Last year, a report released by the University of Pittsburgh concluded that African-American children’s academic performance and self-esteem would benefit from more open communication with their parents and teachers about race.
In response, the University of Pittsburgh’s Office of Child Development is kicking off a three-year campaign to build positive racial perceptions in Pittsburgh’s black children with their first event this weekend. On Sat., Aug. 5 there will be a Pop Up Mini Art Festival at the Kingsley Association in East Liberty “Celebrating Black Girl Magic and Black Boy Joy.”
The Positive Racial Identity in Early Education (P.R.I.D.E.) Program formed in response to the 2016 report by Pitt’s Race and Early Childhood Collaborative, Understanding PRIDE in Pittsburgh
“Essentially our mission is to support the positive racial identity development of young African- American children in Pittsburgh,” says Dr. Aisha White, director of the P.R.I.D.E. Program.
Young children are more aware of race than you might think. According to the PRIDE report, children become aware of racial differences as young as 3 months old. By that time, they are able to categorize people by race. Before the age of 3, children can attribute positive and negative traits to racial groups, and at 5 children can express race-based biases.
When children approach parents and teachers with questions about race, they are often brushed off or hushed, as the topic can be uncomfortable or thought of as too difficult for a child to understand, but White says that adults should try to provide answers that are open and exploratory.
“Just like if you begin to read books to children at a young age it’s more likely that they’ll begin to love books, I would say that if you begin to talk to children about race at a young age then that’ll be something that they’re comfortable with,” White says.
To help give African-American parents the tools to discuss race with their children, P.R.I.D.E. will establish parent villages, a network of discussion groups lead by Pitt faculty meeting regularly in East Liberty, Homewood, and the Hill District.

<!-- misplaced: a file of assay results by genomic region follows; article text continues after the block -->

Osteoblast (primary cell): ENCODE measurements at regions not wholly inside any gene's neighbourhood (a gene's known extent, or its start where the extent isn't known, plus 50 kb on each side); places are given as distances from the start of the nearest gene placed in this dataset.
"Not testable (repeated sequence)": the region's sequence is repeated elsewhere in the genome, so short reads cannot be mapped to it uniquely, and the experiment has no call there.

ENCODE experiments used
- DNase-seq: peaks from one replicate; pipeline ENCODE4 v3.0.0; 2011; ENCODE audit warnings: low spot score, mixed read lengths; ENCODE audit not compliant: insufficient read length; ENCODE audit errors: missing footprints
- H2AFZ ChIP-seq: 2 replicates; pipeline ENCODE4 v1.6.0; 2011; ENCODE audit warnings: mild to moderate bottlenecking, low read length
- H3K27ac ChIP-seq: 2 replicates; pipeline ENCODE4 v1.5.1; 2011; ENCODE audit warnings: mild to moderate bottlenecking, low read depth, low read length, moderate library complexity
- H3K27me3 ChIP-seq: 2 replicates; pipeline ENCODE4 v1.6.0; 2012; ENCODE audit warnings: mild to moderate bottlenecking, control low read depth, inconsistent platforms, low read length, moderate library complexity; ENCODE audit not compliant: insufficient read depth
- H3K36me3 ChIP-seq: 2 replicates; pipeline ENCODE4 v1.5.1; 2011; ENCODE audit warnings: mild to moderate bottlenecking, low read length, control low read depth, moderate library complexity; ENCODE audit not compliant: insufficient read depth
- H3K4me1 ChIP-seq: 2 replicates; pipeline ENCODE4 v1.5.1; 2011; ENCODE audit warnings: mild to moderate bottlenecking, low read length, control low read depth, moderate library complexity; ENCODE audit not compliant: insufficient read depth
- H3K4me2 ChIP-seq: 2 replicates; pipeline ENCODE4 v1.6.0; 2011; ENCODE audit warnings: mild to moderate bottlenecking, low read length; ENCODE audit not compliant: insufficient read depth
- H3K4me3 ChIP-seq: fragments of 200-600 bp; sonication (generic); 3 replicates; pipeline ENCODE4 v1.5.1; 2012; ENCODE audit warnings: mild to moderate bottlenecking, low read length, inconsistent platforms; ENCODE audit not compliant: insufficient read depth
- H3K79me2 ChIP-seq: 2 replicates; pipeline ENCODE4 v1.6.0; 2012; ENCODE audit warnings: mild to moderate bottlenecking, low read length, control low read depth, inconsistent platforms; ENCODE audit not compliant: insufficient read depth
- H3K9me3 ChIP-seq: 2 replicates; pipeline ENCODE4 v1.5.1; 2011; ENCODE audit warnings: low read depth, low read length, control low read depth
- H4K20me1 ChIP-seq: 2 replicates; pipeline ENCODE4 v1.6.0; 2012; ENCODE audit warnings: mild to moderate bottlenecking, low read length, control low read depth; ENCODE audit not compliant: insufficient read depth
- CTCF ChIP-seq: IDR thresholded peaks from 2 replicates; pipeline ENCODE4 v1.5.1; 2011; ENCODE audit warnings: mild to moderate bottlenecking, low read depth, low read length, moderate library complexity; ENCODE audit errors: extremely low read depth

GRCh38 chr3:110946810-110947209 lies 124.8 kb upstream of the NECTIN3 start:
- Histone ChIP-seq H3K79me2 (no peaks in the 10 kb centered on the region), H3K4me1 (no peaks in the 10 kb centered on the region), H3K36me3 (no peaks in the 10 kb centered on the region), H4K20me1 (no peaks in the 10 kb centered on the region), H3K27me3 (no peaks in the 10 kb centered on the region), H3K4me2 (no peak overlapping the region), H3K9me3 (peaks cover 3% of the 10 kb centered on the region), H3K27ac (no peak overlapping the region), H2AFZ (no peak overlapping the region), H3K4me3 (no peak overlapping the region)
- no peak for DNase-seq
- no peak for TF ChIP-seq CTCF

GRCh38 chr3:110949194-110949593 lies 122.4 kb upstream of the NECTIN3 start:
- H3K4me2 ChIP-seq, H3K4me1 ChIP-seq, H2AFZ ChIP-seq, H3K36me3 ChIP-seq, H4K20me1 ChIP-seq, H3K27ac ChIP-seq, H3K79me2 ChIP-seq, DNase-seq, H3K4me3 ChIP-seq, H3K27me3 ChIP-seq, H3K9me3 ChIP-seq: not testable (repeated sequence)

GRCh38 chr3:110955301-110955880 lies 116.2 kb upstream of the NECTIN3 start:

White says that in building positive racial identity in African-American children, they must not only combat negative representations of African Americans in the media, but also a lack of representation. Combatting the invisibility of African-American figures in media is where events like the Mini Art Pop Up Festival come into play.
“I would consider it to be a proactive way for black children and families to really see themselves because there aren’t enough media images that positively represent black boys and girls,” says Medina Jackson, coordinator of the festival. “This is an effort to bring light to those things by having children see themselves [represented] and celebrated positively.”
Jackson says that the festival, which will feature everything from West African drum and dance to storytelling to family yoga, is an arts-based strategy to get children to understand and embrace their race, ethnicity and heritage.
“We really want children to get a sense of pride in themselves, to feel good about who they are, what they look like, to feel great about their heritage and their lineage and feel good about being black children,” says Jackson.
For more information about the Pop Up Mini Art Festival at the Kingsley Association in East Liberty, you can find the P.R.I.D.E. program on facebook
or contact Jackson at 412-383-7019 or email@example.com
. The official social media hashtag to follow along with the event is #CelebrateBlackKids.